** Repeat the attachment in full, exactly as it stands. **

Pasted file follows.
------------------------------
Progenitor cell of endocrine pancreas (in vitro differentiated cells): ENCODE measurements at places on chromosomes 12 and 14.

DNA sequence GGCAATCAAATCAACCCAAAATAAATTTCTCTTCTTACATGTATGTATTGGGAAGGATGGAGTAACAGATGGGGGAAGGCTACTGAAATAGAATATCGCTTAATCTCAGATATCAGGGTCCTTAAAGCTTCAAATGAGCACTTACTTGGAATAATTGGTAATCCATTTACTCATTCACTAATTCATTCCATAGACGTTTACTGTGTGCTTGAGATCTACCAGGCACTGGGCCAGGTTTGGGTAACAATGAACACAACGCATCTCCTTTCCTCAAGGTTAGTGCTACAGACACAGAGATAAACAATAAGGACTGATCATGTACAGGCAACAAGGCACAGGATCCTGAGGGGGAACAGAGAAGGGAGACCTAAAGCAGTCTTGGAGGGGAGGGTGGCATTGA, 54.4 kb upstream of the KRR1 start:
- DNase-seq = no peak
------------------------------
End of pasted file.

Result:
Progenitor cell of endocrine pancreas (in vitro differentiated cells): ENCODE measurements at places on chromosomes 12 and 14.

DNA sequence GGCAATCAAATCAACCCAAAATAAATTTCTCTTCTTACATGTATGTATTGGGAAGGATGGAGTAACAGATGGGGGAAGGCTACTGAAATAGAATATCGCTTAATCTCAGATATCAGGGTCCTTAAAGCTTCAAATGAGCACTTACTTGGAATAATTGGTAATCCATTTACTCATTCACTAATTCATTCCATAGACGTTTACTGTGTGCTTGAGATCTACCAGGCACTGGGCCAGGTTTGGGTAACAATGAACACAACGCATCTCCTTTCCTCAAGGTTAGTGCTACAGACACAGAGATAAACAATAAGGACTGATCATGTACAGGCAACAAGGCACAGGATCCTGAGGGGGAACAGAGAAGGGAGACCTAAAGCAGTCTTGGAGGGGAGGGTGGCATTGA, 54.4 kb upstream of the KRR1 start:
- DNase-seq = no peak